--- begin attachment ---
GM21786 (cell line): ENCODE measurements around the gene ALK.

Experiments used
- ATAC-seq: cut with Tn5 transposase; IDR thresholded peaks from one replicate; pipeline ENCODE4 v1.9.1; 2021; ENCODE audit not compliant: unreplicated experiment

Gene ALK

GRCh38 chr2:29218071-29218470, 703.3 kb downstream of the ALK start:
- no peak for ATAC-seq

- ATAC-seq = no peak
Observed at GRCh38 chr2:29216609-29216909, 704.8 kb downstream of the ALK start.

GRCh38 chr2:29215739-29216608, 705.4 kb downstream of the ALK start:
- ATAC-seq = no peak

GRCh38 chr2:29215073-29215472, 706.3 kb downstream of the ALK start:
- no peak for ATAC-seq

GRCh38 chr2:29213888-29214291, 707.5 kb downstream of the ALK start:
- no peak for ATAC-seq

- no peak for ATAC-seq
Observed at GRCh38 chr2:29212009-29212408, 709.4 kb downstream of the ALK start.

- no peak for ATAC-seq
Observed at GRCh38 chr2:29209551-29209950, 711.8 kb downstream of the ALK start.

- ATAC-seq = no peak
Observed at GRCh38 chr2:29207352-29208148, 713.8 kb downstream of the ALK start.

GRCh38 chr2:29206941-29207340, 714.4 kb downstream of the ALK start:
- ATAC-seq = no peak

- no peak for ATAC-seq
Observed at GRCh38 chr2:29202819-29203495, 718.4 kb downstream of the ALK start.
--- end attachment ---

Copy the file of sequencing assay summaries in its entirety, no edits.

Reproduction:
GM21786 (cell line): ENCODE measurements around the gene ALK.

Experiments used
- ATAC-seq: cut with Tn5 transposase; IDR thresholded peaks from one replicate; pipeline ENCODE4 v1.9.1; 2021; ENCODE audit not compliant: unreplicated experiment

Gene ALK

GRCh38 chr2:29218071-29218470, 703.3 kb downstream of the ALK start:
- no peak for ATAC-seq

- ATAC-seq = no peak
Observed at GRCh38 chr2:29216609-29216909, 704.8 kb downstream of the ALK start.

GRCh38 chr2:29215739-29216608, 705.4 kb downstream of the ALK start:
- ATAC-seq = no peak

GRCh38 chr2:29215073-29215472, 706.3 kb downstream of the ALK start:
- no peak for ATAC-seq

GRCh38 chr2:29213888-29214291, 707.5 kb downstream of the ALK start:
- no peak for ATAC-seq

- no peak for ATAC-seq
Observed at GRCh38 chr2:29212009-29212408, 709.4 kb downstream of the ALK start.

- no peak for ATAC-seq
Observed at GRCh38 chr2:29209551-29209950, 711.8 kb downstream of the ALK start.

- ATAC-seq = no peak
Observed at GRCh38 chr2:29207352-29208148, 713.8 kb downstream of the ALK start.

GRCh38 chr2:29206941-29207340, 714.4 kb downstream of the ALK start:
- ATAC-seq = no peak

- no peak for ATAC-seq
Observed at GRCh38 chr2:29202819-29203495, 718.4 kb downstream of the ALK start.